Testing the Market: 3 Steps to Finding the Right Role in a Hot Job Economy
The job market is hot, and you are probably in demand. This is your chance to go for the right role, at the right company, and with the right manager.
Finding a great job is a job of its own. It takes planning and execution to find a job better in all respects than the one you have now.
There are two common reasons why people fail to take action to find their perfect job:
- You don’t know what you really want next, which is a career-planning issue.
- You are scared the new job won’t be any better. That’s an execution issue.
Continuous stress caused by overwork, bad managers, and toxic work cultures can cause health and relationship problems under the guise of career advancement. Thinking, “I don’t have time,” is not a valid reason to delay your job search. If you are overworked at a job you dislike, then you have an even stronger reason to start a job search.
Once you’re ready to take the leap, here’s what to do:
Step 1: Figure Out What You Want, Not Just What You Can Do
You need to pay attention to three factors: the job, the company, and the management style.
First, list the desired attributes of your next job. Would you like an increase in scale and scope of duties? Different duties that are more aligned with your strengths? Opportunities to manage and develop others? All three?
Next, articulate the attributes of the management style that works best for you. What style brings out your best work? One that allows for independence or collaboration? Action-oriented decision making? A thoughtful and deliberate style that schedules as many meetings as necessary to get it right?
Finally, list the desired attributes of your next company. What are the must-haves and the nice-to-haves? Do you want a bigger or smaller company? Closer to home? Growing or turnaround? A particular corporate mission? Is the company spending money, time, and effort in the right places as far as you are concerned?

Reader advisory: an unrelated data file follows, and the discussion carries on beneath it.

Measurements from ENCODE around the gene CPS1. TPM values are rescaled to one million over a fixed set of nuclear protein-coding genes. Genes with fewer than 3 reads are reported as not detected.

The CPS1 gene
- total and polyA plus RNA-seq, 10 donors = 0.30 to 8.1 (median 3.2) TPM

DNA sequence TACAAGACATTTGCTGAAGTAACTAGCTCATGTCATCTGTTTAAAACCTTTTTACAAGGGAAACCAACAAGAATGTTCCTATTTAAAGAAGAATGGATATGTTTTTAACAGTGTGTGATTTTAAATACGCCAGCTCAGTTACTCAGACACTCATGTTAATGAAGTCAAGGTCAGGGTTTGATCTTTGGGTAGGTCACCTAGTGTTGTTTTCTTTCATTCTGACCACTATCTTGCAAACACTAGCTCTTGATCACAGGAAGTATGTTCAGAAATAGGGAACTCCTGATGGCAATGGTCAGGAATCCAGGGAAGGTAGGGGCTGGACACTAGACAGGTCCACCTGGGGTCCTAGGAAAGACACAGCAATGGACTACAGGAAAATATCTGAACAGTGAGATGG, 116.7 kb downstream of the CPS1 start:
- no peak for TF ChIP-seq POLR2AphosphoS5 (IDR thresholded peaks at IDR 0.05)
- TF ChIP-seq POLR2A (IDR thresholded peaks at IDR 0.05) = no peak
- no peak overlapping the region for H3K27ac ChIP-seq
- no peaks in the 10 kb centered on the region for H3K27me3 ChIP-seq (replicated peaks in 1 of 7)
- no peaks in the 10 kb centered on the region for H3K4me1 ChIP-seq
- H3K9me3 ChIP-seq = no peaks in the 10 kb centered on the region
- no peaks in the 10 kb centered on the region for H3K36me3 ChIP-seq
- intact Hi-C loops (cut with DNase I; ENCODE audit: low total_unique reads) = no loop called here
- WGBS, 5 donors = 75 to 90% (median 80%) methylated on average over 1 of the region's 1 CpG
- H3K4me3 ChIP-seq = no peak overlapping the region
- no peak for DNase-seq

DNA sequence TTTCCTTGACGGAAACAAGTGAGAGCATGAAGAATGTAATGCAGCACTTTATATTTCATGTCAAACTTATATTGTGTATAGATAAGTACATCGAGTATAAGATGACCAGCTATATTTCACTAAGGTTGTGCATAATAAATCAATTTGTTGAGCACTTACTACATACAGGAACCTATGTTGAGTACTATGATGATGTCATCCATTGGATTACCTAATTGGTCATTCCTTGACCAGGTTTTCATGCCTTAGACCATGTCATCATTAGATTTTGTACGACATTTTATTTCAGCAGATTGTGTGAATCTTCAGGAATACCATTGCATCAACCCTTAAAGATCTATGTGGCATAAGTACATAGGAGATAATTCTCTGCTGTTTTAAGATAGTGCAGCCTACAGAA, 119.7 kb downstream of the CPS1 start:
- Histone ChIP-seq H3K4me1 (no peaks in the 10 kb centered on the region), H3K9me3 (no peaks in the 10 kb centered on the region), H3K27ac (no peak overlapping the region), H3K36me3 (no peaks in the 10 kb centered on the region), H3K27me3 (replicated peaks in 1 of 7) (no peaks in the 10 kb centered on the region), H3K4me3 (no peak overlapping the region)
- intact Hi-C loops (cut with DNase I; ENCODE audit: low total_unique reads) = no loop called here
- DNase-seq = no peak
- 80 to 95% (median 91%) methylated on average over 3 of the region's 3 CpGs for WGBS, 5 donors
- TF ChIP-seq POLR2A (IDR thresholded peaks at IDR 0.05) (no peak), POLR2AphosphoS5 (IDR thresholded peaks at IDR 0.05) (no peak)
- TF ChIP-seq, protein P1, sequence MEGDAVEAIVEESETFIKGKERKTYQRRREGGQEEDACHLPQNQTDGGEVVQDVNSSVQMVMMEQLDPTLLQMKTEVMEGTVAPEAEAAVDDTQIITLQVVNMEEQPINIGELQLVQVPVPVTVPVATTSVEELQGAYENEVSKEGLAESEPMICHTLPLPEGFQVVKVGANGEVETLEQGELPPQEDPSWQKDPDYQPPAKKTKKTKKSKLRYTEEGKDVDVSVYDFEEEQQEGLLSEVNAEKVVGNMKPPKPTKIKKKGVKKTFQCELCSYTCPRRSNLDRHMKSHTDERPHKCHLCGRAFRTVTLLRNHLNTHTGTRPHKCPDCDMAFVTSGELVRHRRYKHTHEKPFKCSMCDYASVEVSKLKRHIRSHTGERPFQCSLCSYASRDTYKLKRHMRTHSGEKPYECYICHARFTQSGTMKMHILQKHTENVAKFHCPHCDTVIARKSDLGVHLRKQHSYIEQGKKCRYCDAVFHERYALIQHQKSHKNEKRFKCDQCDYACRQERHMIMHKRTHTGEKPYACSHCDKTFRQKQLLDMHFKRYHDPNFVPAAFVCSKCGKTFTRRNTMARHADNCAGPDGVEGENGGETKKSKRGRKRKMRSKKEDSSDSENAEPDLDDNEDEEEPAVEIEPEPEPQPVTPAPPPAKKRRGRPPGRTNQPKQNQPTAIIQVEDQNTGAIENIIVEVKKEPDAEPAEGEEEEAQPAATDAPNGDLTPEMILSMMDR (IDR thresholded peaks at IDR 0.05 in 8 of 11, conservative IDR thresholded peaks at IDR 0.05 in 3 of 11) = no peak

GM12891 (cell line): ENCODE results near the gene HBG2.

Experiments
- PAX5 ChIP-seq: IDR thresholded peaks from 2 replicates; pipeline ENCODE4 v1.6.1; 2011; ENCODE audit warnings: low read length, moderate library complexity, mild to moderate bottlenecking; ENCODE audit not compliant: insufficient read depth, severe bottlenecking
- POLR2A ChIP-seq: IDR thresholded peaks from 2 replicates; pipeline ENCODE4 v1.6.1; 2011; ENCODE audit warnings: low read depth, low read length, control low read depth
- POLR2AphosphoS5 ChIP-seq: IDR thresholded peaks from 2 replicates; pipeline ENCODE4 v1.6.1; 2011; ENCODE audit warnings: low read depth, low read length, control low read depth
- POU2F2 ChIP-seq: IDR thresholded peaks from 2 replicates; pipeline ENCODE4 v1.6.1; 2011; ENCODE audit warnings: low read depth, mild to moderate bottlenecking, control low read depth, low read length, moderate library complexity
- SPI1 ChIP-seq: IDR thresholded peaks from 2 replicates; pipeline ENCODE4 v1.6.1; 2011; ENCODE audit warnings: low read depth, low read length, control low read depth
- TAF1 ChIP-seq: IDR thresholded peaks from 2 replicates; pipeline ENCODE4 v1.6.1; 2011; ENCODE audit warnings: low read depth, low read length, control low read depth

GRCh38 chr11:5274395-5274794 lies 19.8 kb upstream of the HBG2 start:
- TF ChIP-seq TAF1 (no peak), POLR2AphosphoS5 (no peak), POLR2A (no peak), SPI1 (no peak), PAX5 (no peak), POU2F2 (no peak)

Step 2: Plan the Work and Work the Plan
Anyone can run a good job search with a little bit of daily planning and the willingness to execute the plan. The key is to get going!
The plan: Go after the best companies for you. Don’t wait for jobs to open up and be posted publicly for the whole world to compete over. The hidden job market — jobs that haven’t been made public yet — is huge in a good economy. Companies are planning to do a lot of hiring in the coming quarters. It’s too early for HR to post those jobs, but not too early for hires to be made. You just have to find the managers who own those hidden jobs.
Placement agencies and search firms are good aids, but even they don’t get wind of most of the jobs in the hidden market. Job boards are the visible job market, so by definition they give no visibility into the hidden market.
Your weekly campaign plan could be as simple as the following:
- List a good couple dozen companies that meet your criteria.
- Every other day, pick three companies to target.
- Use LinkedIn to find people who work at your target companies and connect with them — the more senior the better, as they are more likely to have insight into hiring plans. Not everyone will agree to talk, so just focus on the ones who do. At the end of the conversation, ask them to suggest other connections who might be helpful.
- On the odd days, check in with another agency or search firm. Check the job boards twice a week.
- Rinse and repeat for as many weeks as it takes to find the right job.
Step 3: Look for Better Matches
Figure out the approximate answers to the “do,” “want,” and “with whom” questions of Step 1 to create a model of your next great job. You can use the answers as a guide for targeting companies and for developing questions to ask during informational meetings and interviews. Then, make your plan and work it.
Remember your goal: a role you like doing more, with a manager who will develop you more, at a company you like more. Companies that don’t offer you an upgrade in those three areas doesn’t get you as a contributing employee!
David Denaro is vice president of Keystone Associates, a division of Keystone Partners.